For most of us, our boat is a compromise – very few of us can afford a pure custom built boat for our chosen form of voyaging, especially if that includes high latitudes. Of course, there are boats that can be modified for more ‘off piste’ voyaging with greater or lesser difficulty and cost, but even then the choice is not extensive. So when I heard about the Boreal 44, which seemed to have many attractive features designed and built in, I was, to say the least intrigued.
And so it would seem were many of you, judging by the response to my short original piece on the boat. This led to a contact from the builders, with an invitation to come and see and sail the boat at the lovely French port of Treguier, an offer that I snapped up.
I was welcomed to the factory by the two men behind Boreal Yachts, Jean-Francois Delvoye and Jean-Francois Eeman, both from Belgium originally, but now settled in Brittany. The two of them originally met in Patagonia, both having sailed from northern Europe to cruise the wilds of South America. Jean-Francois Delvoye was sailing his self built steel cutter with his wife and four children on a six year sabbatical, and the two men began talking about the shortcomings of their relevant boats. M. Delvoye was very disappointed with some aspects of his lifting keel boat, and had decided to return to France and build himself a new boat to continue voyaging, a boat that would incorporate many features that he by now considered essential.
The basic philosophy that he brought to the new project seems to be to keep things simple, strong and serviceable – all good points as far as I’m concerned. Three 44s are currently in build at various stages of completion, and that allowed me to see the boats from basic metalwork to near completion, which could then be compared with a sail on the finished item – ideal.
So where does the Boreal differ from other aluminium lifting keel yachts from French yards? Starting at the bottom, the Boreal has a wide, full keel box, as opposed to the more usual flat bottom plate. Engine, ballast and batteries go into the keel box, to keep weight as low as possible, whilst the keel also helps directional stability and protects the rudder and prop. At the same time the box is wide enough to still allow the boat to dry out upright, whilst protecting the bottom hull plating from any potential damage from unnoticed obstructions.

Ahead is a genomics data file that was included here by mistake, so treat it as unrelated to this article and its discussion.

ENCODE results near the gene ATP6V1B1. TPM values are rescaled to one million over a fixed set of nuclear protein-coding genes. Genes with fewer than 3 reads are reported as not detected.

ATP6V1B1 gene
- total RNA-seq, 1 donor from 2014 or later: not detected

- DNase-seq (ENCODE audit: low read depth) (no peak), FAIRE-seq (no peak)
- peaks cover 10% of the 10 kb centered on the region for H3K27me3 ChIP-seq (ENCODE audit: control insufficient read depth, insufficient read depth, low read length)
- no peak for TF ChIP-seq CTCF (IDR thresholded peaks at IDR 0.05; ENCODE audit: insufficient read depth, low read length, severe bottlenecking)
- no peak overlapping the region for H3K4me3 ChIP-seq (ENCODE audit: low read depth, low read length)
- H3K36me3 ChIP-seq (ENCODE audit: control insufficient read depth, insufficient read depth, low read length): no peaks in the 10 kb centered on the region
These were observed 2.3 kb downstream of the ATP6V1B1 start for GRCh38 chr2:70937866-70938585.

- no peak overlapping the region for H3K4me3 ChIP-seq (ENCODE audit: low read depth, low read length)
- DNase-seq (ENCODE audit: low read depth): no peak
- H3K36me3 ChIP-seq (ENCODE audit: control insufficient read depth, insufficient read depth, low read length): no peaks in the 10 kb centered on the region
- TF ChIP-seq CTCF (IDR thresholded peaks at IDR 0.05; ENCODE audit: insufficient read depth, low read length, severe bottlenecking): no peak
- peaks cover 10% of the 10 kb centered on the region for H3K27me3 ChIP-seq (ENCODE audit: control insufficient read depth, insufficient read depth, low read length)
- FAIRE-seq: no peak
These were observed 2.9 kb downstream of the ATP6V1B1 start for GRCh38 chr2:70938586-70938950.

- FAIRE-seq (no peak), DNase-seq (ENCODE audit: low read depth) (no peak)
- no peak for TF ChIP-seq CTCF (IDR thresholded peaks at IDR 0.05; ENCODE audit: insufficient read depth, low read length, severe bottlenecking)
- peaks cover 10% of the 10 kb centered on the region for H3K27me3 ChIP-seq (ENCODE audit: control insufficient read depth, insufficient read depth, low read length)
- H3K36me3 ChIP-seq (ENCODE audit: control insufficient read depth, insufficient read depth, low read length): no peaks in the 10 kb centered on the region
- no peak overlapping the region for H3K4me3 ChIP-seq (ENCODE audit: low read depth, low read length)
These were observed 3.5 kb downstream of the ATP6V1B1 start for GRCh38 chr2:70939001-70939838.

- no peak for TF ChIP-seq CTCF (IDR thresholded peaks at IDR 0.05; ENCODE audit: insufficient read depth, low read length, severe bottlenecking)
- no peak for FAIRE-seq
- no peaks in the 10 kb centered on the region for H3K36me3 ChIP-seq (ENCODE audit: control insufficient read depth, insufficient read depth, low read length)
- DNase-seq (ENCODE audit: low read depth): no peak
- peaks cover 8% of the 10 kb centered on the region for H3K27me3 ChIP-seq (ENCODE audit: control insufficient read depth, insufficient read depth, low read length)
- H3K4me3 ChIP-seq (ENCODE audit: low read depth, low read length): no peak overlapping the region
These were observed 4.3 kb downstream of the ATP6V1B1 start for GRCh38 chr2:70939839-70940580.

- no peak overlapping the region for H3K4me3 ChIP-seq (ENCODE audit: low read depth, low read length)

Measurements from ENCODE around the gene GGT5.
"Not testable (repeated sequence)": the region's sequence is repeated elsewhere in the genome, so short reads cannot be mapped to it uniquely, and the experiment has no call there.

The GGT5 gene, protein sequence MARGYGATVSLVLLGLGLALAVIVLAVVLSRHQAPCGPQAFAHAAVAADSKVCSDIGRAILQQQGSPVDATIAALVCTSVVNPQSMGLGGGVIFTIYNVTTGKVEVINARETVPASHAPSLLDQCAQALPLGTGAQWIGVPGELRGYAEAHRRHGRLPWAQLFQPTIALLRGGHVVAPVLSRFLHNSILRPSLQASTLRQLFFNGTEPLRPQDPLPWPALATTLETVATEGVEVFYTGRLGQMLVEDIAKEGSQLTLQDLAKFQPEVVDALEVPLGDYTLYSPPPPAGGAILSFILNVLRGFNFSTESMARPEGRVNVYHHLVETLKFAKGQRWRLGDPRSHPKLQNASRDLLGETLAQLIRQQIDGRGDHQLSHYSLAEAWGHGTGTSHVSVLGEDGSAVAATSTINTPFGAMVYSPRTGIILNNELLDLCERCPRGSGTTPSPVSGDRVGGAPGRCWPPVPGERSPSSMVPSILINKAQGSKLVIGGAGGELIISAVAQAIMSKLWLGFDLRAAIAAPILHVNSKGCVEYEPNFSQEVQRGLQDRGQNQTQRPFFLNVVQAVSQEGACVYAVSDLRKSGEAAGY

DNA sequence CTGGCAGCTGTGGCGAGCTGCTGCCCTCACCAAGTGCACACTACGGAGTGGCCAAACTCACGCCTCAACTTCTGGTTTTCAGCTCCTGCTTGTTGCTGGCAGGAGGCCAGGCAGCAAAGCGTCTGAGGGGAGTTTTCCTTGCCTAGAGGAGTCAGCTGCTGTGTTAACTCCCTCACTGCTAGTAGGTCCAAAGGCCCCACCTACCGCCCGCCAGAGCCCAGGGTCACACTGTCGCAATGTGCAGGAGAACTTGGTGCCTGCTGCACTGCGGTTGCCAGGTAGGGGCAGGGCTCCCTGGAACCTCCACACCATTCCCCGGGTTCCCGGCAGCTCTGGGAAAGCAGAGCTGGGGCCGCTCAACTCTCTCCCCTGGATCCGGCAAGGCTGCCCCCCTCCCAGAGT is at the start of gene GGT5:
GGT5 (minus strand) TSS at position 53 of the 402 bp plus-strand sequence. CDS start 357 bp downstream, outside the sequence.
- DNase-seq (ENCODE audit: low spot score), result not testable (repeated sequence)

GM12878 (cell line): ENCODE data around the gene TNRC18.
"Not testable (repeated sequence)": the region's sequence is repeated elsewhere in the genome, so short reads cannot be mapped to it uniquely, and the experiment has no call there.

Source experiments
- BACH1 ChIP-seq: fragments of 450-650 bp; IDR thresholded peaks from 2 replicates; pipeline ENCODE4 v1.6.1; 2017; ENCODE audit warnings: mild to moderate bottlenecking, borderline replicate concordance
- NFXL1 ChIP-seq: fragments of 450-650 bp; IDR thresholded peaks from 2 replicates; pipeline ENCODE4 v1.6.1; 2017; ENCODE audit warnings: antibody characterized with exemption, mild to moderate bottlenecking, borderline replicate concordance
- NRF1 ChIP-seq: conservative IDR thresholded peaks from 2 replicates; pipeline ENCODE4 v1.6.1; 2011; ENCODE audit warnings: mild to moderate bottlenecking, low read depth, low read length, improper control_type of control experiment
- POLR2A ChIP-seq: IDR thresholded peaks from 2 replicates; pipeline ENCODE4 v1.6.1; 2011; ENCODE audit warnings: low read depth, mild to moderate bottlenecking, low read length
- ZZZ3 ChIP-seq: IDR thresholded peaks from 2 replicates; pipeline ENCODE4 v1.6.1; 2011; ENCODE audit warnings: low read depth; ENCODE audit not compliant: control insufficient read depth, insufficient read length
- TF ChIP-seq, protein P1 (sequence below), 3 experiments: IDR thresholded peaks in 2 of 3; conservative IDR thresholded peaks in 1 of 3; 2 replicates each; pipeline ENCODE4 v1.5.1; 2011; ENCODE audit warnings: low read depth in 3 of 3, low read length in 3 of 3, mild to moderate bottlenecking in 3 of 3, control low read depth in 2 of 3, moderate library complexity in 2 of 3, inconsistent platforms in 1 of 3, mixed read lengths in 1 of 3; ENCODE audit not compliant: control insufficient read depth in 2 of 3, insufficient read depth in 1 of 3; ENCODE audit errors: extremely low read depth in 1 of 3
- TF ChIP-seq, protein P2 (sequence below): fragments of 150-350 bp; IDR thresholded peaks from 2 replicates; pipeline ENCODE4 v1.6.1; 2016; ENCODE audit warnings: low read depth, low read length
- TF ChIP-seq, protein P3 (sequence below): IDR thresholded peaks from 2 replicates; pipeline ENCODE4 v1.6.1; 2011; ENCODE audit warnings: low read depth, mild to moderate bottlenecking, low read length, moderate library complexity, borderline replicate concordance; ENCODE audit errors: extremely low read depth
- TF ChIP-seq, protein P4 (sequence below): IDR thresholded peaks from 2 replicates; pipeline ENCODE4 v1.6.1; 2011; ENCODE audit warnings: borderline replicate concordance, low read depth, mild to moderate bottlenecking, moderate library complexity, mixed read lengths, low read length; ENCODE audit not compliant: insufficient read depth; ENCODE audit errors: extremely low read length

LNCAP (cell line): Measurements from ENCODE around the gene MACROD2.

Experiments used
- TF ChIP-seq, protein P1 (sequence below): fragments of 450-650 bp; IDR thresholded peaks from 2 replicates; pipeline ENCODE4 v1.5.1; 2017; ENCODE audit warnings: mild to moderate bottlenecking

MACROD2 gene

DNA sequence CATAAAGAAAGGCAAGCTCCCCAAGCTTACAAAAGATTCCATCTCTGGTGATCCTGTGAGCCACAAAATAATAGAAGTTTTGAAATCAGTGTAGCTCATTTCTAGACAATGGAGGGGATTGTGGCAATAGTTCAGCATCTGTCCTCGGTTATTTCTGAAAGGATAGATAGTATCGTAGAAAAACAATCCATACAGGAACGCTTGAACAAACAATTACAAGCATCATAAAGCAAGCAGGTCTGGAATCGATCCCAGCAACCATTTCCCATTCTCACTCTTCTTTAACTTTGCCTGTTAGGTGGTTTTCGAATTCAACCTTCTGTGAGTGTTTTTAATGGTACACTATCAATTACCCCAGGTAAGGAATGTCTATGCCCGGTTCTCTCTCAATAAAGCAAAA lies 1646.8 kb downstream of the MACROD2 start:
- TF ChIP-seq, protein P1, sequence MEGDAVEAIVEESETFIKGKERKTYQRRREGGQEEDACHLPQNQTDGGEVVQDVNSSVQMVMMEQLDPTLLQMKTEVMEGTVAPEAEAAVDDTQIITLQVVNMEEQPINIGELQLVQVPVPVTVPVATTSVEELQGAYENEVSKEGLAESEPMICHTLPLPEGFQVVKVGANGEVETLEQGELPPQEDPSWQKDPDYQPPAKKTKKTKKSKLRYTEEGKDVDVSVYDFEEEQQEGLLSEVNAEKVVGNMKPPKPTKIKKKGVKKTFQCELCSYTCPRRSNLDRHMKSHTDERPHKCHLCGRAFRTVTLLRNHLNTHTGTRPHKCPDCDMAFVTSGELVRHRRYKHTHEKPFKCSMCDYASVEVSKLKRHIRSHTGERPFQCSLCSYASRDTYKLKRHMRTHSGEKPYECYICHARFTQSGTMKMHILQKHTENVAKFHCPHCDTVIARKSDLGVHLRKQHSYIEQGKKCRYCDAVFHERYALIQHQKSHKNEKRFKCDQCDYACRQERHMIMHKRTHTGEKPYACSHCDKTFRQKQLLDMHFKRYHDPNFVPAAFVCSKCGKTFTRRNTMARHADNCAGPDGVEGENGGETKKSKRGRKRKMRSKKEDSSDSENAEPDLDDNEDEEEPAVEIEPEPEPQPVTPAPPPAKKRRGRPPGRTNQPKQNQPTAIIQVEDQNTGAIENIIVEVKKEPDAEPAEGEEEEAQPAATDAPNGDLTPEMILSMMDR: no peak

The hull has a fine entry, partly allowed by leading the anchor cable and its windlass aft to the base of the mast via an under deck pipe, and from there down into a box ahead of the centreboard casing. Weight has been centralised as much as possible to minimise pitching, and to improve upwind performance, which is generally one of the weaker points of this type of boat. Boreal have stayed with a single rudder, where others are moving towards twin rudders, but have augmented this with twin retractable daggerboards aft to improve balance and take loads off the autopilot.
Watertight bulkheads are standard fore and aft, an excellent safety feature. The hull has an attractive shear, and the chines blend in nicely, but as always with chines, aesthetically you either love them or hate them. The hull to deck flange is rounded through the use of a pipe at the turn of the plating. This imparts great strength at that crucial level, and it’s also far easier to keep paint attached to a rounded edge than a right angle joint. Boreal fabricate their own cleats which are sized appropriately for the job, and are welded in place. It’s all simple, clean and strong.
Great emphasis has been placed on making the boat easy to maintain. For example, access to the engine is all-round, through lifting the front of the engine casing. All skin fittings are welded with internal standpipes that rise above the waterline. Whilst some internal locker space is lost as a result of this, the pay-off is safety and ease of access to the Marelon seacocks.
As all of the Boreals are designed to go anywhere from high latitudes to the equator, insulation is standard, and with over 3’’ throughout the hull (down to the waterline) and deck the boat should be cosy in cold climates and cool in the tropics. All of the sheets of insulation have been bonded with foam where they meet each other or the plating, and so little condensation should occur. It should also keep internal noise to a minimum – why anyone would build an uninsulated aluminium boat is beyond me!
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